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Smithsonian's Moon Photo Exhibit Shows Off Stunning Views from NASA Probe

Giordano Bruno Crater
This view of the Giordano Bruno crater on the moon was taken by the Lunar Reconnaissance Orbiter Camera. (Image credit: NASA/Goddard/Arizona State University)

The moon shines in high-definition imagery in a new exhibit at the Smithsonian's National Air and Space Museum in Washington, D.C.

Visitors can enjoy a display of 61 large prints taken from the Lunar Reconnaissance Orbiter Camera (LROC) in an exhibit that is called "A New Moon Rises," which started Feb. 26. The pictures show off recent impact craters and volcanic activity on the moon, as well as crust buckling as the interior shrinks.

"Most people do not realize that the moon is still a very active place, and that it has breathtaking landscapes that are both familiar and alien," Tom Watters, senior scientist at the museum’s Center for Earth and Planetary Studies and curator of the exhibition, said in a NASA statement.

This photo from the Lunar Reconnaissance Orbiter Camera shows lava flows that spread across the floor of a large, collapsed area. The flows have few impact craters and steep sides, suggesting the eruptions were recent. (Image credit: NASA/Goddard/Arizona State University)

With thousands of images to choose from in LROC's mission — it's been orbiting the moon since 2009 — the exhibit's producers narrowed down the selection by sorting the images into six themes. The themes are Global Views, Exploration Sites, Discoveries, Vistas, Topography and Craters.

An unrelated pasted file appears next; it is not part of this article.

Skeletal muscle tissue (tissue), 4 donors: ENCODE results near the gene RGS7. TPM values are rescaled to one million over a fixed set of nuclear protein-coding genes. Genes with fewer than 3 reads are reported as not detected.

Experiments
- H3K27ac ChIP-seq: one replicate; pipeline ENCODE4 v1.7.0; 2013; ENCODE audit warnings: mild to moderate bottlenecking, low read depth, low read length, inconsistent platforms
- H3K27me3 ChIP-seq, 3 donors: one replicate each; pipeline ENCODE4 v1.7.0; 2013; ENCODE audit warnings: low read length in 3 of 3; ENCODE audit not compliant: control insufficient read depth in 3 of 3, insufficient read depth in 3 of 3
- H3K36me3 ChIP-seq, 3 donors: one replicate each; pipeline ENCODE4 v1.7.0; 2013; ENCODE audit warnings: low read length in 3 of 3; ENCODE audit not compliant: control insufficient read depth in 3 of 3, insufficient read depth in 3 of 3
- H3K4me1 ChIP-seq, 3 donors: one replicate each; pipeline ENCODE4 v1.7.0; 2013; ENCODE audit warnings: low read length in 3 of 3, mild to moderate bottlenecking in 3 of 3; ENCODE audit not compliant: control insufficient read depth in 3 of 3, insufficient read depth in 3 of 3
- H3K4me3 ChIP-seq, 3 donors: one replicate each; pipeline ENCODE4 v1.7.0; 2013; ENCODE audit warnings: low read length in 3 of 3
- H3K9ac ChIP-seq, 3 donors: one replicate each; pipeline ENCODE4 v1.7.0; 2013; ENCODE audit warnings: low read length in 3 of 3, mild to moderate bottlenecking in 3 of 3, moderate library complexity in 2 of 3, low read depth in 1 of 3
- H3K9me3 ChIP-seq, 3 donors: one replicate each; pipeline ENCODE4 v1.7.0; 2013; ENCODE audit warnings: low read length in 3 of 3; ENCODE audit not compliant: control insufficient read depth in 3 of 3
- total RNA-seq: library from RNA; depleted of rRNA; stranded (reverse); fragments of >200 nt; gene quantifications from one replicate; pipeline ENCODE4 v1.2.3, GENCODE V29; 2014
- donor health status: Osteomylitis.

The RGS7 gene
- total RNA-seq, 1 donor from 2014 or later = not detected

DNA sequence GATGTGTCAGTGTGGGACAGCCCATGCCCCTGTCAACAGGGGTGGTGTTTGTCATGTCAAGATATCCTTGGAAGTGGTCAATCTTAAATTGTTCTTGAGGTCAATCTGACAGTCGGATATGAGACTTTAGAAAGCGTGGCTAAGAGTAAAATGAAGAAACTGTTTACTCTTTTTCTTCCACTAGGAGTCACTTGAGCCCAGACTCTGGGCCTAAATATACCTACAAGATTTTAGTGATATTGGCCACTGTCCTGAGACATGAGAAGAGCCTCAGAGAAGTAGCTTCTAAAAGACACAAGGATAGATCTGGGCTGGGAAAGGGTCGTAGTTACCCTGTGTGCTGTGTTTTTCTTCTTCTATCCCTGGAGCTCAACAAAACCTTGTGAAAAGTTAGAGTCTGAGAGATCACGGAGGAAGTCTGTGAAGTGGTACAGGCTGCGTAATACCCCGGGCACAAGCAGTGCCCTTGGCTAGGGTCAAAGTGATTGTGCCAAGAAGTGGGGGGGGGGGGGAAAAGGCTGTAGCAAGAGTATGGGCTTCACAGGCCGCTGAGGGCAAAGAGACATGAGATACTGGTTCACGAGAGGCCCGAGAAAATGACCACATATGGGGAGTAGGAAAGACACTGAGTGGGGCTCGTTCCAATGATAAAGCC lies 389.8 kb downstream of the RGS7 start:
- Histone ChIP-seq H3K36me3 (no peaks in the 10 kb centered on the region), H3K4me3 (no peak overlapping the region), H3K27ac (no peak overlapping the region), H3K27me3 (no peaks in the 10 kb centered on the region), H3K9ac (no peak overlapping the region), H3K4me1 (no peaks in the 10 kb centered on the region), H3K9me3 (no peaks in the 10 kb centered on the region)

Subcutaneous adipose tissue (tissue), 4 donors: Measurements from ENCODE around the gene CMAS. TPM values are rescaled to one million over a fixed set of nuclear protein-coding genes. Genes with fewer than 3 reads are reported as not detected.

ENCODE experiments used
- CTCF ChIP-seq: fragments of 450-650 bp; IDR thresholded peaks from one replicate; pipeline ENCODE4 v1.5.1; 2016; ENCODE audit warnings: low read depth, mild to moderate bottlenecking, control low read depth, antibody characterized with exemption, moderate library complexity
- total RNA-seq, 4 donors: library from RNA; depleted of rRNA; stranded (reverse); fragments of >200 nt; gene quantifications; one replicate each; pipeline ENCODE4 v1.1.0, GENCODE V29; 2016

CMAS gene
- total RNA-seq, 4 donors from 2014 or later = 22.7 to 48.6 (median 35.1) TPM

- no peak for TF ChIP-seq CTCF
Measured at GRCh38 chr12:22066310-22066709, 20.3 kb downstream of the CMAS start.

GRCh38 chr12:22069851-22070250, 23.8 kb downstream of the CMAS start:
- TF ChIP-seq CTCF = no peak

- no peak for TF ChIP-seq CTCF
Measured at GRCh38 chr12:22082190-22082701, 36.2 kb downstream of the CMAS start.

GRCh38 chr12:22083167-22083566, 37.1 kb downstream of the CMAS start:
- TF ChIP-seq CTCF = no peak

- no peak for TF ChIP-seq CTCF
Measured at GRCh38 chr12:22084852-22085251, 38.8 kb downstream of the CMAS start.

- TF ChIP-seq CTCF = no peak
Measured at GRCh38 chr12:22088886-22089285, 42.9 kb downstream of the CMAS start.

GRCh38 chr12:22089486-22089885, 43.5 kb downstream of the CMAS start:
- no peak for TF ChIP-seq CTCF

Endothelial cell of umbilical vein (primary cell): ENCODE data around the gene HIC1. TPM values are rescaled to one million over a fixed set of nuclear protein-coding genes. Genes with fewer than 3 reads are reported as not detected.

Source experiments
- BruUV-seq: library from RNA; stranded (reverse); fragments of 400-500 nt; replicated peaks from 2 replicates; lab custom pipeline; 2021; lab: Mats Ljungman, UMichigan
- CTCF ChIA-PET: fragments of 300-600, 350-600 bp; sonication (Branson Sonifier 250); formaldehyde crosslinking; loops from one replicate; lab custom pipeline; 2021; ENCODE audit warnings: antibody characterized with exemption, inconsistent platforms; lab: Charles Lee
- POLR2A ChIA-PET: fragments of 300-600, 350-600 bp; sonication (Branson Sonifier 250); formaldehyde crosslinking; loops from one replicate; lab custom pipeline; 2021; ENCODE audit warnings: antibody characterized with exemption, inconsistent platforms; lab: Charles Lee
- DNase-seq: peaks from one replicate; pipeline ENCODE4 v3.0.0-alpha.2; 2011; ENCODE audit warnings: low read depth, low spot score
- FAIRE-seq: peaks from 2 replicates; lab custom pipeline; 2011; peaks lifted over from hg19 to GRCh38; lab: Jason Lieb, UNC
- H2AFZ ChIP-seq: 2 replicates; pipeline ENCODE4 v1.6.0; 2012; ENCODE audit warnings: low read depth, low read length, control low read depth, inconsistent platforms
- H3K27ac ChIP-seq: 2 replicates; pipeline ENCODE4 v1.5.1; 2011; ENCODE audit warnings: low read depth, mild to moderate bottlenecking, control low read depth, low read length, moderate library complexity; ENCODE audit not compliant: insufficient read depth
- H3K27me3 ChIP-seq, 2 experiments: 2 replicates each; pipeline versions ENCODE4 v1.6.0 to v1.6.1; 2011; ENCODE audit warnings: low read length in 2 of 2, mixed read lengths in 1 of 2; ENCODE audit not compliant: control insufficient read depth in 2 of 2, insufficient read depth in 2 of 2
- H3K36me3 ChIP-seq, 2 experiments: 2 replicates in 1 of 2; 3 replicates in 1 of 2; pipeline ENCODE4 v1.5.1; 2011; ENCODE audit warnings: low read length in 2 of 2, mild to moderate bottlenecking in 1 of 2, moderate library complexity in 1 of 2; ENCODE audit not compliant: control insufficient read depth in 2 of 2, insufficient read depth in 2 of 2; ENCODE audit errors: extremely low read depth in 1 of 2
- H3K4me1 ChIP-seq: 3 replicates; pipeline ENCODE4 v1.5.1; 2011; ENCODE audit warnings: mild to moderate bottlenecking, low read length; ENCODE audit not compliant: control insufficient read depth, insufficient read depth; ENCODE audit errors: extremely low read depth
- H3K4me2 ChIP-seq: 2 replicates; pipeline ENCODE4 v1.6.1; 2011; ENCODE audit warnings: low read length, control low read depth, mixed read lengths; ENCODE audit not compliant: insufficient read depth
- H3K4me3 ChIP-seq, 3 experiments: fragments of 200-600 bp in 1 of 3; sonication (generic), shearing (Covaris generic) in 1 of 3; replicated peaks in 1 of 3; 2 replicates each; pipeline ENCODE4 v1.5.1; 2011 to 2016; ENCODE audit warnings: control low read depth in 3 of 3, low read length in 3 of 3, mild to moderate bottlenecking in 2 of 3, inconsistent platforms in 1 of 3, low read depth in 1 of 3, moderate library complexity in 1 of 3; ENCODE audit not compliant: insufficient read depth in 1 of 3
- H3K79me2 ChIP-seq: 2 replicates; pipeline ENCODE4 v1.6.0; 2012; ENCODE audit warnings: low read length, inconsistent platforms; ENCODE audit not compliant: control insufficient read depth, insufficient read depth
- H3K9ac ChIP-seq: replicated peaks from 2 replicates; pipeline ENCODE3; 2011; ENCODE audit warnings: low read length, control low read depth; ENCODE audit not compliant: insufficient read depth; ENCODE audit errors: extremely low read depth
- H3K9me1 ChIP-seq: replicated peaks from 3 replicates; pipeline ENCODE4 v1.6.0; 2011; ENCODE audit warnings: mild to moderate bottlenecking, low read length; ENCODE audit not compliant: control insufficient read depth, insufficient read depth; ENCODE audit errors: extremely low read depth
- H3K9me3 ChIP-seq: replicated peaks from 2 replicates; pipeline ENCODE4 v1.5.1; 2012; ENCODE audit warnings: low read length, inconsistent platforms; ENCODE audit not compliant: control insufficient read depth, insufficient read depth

For more recent pictures, visitors can also check out LROC images projected onto a large screen. These pictures will be updated daily. The exhibit will also show off spare cameras and a large, 3D model of a young lunar crater.

"To me the LROC images reveal the moon to be a mysterious and beautiful place — a whole world just three days away," Mark Robinson, LROC instrument principal investigator at Arizona State University, said in the same statement. "It is my hope that visitors will walk away from the show excited about the moon."

LROC's discoveries not only include pretty pictures. The spacecraft has also found that lunar hydrogen is more prevalent on pole-facing slopes, suggesting that these might be good locations for colonists to mine water. LROC has also tested out laser communications technology, which is far faster than traditional radio.

Follow Elizabeth Howell @howellspace, or @Spacedotcom. We're also on Facebook and Google+. Original article on

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Elizabeth Howell

Elizabeth Howell is a contributing writer for who is one of the few Canadian journalists to report regularly on space exploration. She is the author or co-author of several books on space exploration. Elizabeth holds a Ph.D. from the University of North Dakota in Space Studies, and an M.Sc. from the same department. She also holds a bachelor of journalism degree from Carleton University in Canada, where she began her space-writing career in 2004. Besides writing, Elizabeth teaches communications at the university and community college level, and for government training schools. To see her latest projects, follow Elizabeth on Twitter at @howellspace.